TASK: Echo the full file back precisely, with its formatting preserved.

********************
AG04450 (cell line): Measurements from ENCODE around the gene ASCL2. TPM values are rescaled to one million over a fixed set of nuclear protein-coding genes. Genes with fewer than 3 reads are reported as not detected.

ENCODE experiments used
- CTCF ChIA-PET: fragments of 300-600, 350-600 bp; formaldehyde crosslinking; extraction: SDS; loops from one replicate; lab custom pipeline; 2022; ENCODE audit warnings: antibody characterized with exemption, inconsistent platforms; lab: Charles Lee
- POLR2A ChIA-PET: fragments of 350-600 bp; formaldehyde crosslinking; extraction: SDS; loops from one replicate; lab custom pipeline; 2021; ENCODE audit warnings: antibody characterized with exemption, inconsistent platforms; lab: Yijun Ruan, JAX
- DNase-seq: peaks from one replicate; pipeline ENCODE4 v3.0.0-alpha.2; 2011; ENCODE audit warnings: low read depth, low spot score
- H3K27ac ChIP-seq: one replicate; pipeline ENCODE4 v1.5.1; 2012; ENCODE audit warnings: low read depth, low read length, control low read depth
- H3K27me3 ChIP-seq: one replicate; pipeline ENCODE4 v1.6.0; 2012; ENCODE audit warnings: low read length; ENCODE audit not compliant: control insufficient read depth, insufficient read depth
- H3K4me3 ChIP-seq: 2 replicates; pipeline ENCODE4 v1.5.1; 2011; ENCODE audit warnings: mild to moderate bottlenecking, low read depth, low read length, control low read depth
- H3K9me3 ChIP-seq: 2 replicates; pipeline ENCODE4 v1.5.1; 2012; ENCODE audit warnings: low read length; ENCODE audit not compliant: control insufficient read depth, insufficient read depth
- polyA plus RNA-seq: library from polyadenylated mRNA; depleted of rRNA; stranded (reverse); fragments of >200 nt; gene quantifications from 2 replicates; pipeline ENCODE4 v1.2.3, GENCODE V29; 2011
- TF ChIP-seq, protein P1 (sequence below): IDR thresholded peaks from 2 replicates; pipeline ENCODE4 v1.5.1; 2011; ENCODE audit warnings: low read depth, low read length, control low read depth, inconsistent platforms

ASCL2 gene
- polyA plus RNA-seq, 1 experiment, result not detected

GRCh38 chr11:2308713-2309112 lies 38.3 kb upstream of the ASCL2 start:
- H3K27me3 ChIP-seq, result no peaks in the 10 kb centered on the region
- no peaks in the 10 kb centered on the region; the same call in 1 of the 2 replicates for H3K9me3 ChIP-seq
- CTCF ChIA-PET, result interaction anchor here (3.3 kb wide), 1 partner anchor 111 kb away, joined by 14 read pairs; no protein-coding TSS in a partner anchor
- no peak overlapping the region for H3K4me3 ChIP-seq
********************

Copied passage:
AG04450 (cell line): Measurements from ENCODE around the gene ASCL2. TPM values are rescaled to one million over a fixed set of nuclear protein-coding genes. Genes with fewer than 3 reads are reported as not detected.

ENCODE experiments used
- CTCF ChIA-PET: fragments of 300-600, 350-600 bp; formaldehyde crosslinking; extraction: SDS; loops from one replicate; lab custom pipeline; 2022; ENCODE audit warnings: antibody characterized with exemption, inconsistent platforms; lab: Charles Lee
- POLR2A ChIA-PET: fragments of 350-600 bp; formaldehyde crosslinking; extraction: SDS; loops from one replicate; lab custom pipeline; 2021; ENCODE audit warnings: antibody characterized with exemption, inconsistent platforms; lab: Yijun Ruan, JAX
- DNase-seq: peaks from one replicate; pipeline ENCODE4 v3.0.0-alpha.2; 2011; ENCODE audit warnings: low read depth, low spot score
- H3K27ac ChIP-seq: one replicate; pipeline ENCODE4 v1.5.1; 2012; ENCODE audit warnings: low read depth, low read length, control low read depth
- H3K27me3 ChIP-seq: one replicate; pipeline ENCODE4 v1.6.0; 2012; ENCODE audit warnings: low read length; ENCODE audit not compliant: control insufficient read depth, insufficient read depth
- H3K4me3 ChIP-seq: 2 replicates; pipeline ENCODE4 v1.5.1; 2011; ENCODE audit warnings: mild to moderate bottlenecking, low read depth, low read length, control low read depth
- H3K9me3 ChIP-seq: 2 replicates; pipeline ENCODE4 v1.5.1; 2012; ENCODE audit warnings: low read length; ENCODE audit not compliant: control insufficient read depth, insufficient read depth
- polyA plus RNA-seq: library from polyadenylated mRNA; depleted of rRNA; stranded (reverse); fragments of >200 nt; gene quantifications from 2 replicates; pipeline ENCODE4 v1.2.3, GENCODE V29; 2011
- TF ChIP-seq, protein P1 (sequence below): IDR thresholded peaks from 2 replicates; pipeline ENCODE4 v1.5.1; 2011; ENCODE audit warnings: low read depth, low read length, control low read depth, inconsistent platforms

ASCL2 gene
- polyA plus RNA-seq, 1 experiment, result not detected

GRCh38 chr11:2308713-2309112 lies 38.3 kb upstream of the ASCL2 start:
- H3K27me3 ChIP-seq, result no peaks in the 10 kb centered on the region
- no peaks in the 10 kb centered on the region; the same call in 1 of the 2 replicates for H3K9me3 ChIP-seq
- CTCF ChIA-PET, result interaction anchor here (3.3 kb wide), 1 partner anchor 111 kb away, joined by 14 read pairs; no protein-coding TSS in a partner anchor
- no peak overlapping the region for H3K4me3 ChIP-seq